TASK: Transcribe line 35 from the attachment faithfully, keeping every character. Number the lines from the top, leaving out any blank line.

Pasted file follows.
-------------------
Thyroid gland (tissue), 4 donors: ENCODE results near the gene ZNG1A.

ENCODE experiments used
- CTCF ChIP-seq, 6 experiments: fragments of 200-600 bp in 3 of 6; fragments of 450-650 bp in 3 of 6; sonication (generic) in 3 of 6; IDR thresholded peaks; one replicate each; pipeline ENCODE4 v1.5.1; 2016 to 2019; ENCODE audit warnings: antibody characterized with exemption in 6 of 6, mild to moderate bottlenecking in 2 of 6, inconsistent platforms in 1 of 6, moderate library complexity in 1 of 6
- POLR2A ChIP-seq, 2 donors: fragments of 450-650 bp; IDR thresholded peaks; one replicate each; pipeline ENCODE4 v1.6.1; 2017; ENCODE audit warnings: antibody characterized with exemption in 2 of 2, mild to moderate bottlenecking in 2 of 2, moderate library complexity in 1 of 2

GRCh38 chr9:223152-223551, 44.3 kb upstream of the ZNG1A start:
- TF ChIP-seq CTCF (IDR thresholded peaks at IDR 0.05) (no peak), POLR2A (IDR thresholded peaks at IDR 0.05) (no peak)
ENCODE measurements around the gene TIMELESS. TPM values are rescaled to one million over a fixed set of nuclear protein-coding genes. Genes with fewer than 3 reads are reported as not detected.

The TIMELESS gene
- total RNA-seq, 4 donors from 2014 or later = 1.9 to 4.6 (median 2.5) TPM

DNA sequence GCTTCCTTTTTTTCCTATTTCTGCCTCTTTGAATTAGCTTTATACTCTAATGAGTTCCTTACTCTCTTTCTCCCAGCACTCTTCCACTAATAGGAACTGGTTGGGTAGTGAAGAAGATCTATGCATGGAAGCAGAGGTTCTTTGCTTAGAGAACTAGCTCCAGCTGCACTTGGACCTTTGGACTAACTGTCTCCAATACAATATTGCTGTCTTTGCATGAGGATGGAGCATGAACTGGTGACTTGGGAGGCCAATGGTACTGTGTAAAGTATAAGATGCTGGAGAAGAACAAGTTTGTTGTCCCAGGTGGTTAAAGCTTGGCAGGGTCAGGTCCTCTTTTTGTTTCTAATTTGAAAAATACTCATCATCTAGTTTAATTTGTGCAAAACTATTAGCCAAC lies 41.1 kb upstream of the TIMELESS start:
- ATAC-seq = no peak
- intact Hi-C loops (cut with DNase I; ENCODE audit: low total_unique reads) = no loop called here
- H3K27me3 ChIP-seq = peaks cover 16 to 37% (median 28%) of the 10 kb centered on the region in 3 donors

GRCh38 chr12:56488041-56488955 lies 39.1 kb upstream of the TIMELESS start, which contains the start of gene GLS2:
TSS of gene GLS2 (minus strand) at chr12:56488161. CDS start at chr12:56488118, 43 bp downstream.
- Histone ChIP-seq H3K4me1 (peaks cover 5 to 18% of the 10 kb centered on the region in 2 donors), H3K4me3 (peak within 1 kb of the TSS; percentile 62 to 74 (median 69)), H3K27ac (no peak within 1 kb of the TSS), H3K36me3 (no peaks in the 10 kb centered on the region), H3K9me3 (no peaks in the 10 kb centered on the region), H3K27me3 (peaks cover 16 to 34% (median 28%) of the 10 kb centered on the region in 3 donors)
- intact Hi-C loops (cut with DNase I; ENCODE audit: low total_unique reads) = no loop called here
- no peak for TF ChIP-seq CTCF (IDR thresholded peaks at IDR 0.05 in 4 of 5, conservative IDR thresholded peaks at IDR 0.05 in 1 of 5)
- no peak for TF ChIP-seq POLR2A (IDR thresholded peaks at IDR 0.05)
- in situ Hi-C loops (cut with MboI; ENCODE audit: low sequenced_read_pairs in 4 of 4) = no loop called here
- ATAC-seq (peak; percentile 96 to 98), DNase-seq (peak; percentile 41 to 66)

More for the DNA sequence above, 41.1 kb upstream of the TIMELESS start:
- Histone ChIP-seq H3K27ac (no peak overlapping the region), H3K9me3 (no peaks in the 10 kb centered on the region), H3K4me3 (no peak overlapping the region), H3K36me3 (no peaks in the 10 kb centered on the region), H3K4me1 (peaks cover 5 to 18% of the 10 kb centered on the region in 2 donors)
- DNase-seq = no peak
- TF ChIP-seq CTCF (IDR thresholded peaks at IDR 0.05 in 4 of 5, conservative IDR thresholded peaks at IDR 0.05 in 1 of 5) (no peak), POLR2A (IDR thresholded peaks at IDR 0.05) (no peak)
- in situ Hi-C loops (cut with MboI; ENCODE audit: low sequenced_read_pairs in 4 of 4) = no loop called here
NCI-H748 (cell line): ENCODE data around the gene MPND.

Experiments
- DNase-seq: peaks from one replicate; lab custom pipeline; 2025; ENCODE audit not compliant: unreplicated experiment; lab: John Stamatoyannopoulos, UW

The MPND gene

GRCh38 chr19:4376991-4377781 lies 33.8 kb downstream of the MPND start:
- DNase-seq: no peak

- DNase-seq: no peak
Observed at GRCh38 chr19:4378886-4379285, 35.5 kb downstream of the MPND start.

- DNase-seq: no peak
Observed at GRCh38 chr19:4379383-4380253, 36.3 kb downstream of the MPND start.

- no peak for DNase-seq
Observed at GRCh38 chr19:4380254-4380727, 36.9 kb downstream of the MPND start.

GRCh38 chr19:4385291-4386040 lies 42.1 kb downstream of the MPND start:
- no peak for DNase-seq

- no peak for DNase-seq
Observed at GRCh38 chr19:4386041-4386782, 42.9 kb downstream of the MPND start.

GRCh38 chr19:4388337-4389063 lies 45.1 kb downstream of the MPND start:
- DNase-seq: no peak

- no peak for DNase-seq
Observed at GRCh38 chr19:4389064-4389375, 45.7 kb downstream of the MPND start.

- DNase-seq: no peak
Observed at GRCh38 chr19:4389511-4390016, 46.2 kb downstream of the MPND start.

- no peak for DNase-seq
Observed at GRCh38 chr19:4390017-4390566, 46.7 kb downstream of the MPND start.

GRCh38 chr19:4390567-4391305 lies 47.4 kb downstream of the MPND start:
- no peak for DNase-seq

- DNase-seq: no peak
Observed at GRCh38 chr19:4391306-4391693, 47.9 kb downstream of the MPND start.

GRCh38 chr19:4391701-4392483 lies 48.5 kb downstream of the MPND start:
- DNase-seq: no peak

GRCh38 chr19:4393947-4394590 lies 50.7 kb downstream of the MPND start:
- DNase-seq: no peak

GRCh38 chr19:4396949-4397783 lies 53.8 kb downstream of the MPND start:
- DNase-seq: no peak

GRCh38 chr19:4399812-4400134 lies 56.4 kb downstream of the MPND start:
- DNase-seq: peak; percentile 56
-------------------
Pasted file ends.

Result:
- DNase-seq: no peak